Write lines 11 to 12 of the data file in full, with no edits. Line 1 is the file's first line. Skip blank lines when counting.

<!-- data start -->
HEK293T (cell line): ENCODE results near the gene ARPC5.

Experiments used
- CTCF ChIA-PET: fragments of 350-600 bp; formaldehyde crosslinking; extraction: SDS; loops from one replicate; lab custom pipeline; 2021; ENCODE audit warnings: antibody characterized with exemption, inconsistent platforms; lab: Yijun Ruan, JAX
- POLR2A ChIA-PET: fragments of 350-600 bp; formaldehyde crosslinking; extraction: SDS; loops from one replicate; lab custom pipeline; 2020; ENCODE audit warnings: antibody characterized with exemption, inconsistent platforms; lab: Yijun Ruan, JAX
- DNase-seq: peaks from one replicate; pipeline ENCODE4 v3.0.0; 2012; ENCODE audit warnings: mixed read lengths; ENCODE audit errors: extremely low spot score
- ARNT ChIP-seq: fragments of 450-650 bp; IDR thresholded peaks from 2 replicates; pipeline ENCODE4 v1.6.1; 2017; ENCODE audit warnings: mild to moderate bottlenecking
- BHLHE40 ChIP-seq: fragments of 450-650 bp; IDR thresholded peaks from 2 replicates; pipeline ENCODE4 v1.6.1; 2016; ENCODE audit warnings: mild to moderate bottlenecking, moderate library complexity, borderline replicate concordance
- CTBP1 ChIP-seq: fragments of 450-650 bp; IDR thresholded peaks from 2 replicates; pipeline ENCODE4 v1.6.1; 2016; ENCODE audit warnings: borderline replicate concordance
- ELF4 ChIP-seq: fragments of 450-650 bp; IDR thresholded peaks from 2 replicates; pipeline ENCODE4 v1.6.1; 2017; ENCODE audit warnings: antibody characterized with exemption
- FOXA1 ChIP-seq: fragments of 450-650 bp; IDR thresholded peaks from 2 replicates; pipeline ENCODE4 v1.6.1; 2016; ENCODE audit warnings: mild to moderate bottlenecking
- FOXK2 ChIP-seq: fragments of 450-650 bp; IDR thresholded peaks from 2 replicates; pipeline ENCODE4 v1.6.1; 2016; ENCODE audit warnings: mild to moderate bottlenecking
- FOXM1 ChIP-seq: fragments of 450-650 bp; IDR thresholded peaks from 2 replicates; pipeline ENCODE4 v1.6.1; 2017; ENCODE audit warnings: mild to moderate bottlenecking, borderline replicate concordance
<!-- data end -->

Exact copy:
- FOXK2 ChIP-seq: fragments of 450-650 bp; IDR thresholded peaks from 2 replicates; pipeline ENCODE4 v1.6.1; 2016; ENCODE audit warnings: mild to moderate bottlenecking
- FOXM1 ChIP-seq: fragments of 450-650 bp; IDR thresholded peaks from 2 replicates; pipeline ENCODE4 v1.6.1; 2017; ENCODE audit warnings: mild to moderate bottlenecking, borderline replicate concordance